Filed Under:  OpEd, Opinion

The essence of oppression

28th June 2016   ·   0 Comments

By Edmund W. Lewis
The Louisiana Weekly Editor

Essence Fest is dead, y’all.

In case you haven’t been paying close attention, the annual summer event in the Crescent City that bills itself as the “party with a purpose” has lost its magic, luster and what little sense of purpose it used to have.

After two decades of bringing hordes of Black folks to New Orleans, the most African city in America, for a full slate of concerts, parties and empowerment seminars, the Essence Fest has become nothing more than just another festival, albeit a festival that is hugely profitable for the white business establishment.

It can boast of being one of the largest annual gatherings of college-educated and gainfully employed Black folks in the U.S., but it is not a gathering that has yielded much in the way of progressive thought or movement for the masses of Black people.

The fest has become a major destination for Black folks who would rather party and listen in on Black-ish dialogue about the plight of Black America. Sadly, it has become a haven for the superficial and the self-absorbed, who come to the city to party, shop, eat delicious local cuisine and fawn all over petulant celebrities, reality TV stars and whatever eye candy is invited to sit in on empowerment seminar panel discussions.

The annual summer event which began in the mid-1990s has become a pilgrimage for Black folks and others who want to do anything but think critically about the plight of people of African descent or move toward creating a nation where Black people can enjoy full citizenship, justice and equal protection under the law.

The level of factual discussion and informed debate is considerably watered down when you compare it to annual events like the Power Talk gathering in Washington, DC.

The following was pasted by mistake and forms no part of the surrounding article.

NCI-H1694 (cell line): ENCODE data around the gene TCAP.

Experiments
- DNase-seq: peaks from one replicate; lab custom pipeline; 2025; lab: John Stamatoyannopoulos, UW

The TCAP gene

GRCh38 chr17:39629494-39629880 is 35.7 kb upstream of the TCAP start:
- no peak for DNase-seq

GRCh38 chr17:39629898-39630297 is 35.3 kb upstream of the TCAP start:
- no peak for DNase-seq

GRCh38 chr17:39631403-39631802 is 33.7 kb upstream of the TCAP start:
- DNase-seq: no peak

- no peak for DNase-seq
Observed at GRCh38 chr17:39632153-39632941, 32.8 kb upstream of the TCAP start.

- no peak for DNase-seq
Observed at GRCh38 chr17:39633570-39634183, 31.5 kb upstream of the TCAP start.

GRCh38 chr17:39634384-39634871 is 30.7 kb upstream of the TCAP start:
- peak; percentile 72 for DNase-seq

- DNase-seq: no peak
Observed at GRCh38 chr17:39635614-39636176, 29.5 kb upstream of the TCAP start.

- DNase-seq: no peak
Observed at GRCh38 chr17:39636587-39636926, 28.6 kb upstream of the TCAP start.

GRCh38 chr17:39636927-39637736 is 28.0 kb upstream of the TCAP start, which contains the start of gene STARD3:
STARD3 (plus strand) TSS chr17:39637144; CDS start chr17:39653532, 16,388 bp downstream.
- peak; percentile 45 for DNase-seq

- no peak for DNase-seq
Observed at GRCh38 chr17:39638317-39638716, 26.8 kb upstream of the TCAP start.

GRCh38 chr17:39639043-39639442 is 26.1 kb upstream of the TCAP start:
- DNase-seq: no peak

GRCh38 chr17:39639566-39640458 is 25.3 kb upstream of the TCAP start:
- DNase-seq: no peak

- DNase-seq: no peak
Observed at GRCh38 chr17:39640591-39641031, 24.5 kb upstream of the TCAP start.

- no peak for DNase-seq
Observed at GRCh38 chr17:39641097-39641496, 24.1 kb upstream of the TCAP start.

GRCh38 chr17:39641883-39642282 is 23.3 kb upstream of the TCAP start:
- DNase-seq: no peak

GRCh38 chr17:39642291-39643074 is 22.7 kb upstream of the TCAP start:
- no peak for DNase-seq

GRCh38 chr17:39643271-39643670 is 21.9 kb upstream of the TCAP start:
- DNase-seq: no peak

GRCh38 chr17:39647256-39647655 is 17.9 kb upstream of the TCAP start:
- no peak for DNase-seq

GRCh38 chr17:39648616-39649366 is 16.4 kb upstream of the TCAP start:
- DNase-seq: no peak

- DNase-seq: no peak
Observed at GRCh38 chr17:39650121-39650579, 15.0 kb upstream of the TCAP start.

The thing is, you don’t have to have a PhD to be a thought leader and you don’t have to have marched in protests in the 1960s to be an activist, but it would be a good thing if you have demonstrated your commitment to the struggle and the betterment of Black people by taking the time to develop your mind and actually studying the history of Black people.

Those who want to be leaders, writers and activists must do their homework, study the historical struggle of Black, Brown, Red and Yellow people to be recognized as free and equal human beings, hone their respective crafts and pay some dues.

What we get all too often at the empowerment seminars are self-proclaimed leaders trying to make a name for themselves by hitting audiences with eye-raising one-liners and snappy comebacks and folks peddling their latest book, clothing line or beauty products.

We shouldn’t be too surprised or dismayed by that.

After all, Essence magazine is a white-owned publication for Black women.

It is hardly your mother’s or grandmother’s Essence, where readers could find African-centered, thought-provoking articles about the plight of people of African descent in the U.S. and around the world.

Even though Essence magazine targeted Black women, its articles were so power-packed and insightful that the publication often found itself in the hands of Black men.

Those days are gone as the publication has become no more than a shell of its former self.

One of my frat brothers reminded me recently of a remark by the late, great Dr. John Henrik Clark that makes it easier to understand why there is little “empowerment” in the Essence Fest’s Empowerment Seminars.

“Powerful people don’t tell the powerless how to gain power,” Clark observed.

That should resonate with anyone who is interested in improving the plight of people of African descent in the U.S. and throughout the world.

How often have you seen brilliant minds like Dr. Patricia Newton, Professor James Small, Dr. Molefi Kete Asante, Dr. Leonard Jeffries or Dr. Charles Finch invited to Essence Fest to discuss the plight of people of African descent?

You’re far more likely to see actors like Shemar Moore, Boris Kodjoe, Lance Gross, Michael Ealy or Terence Howard, sisters like Taraji Henson, Kim Whitley, Kenya Moore, Nicki Minaj or Kerry Washington or singers like Eric Benet or Tyrese talking about important Black issues although they don’t have a documented record of studying these issues.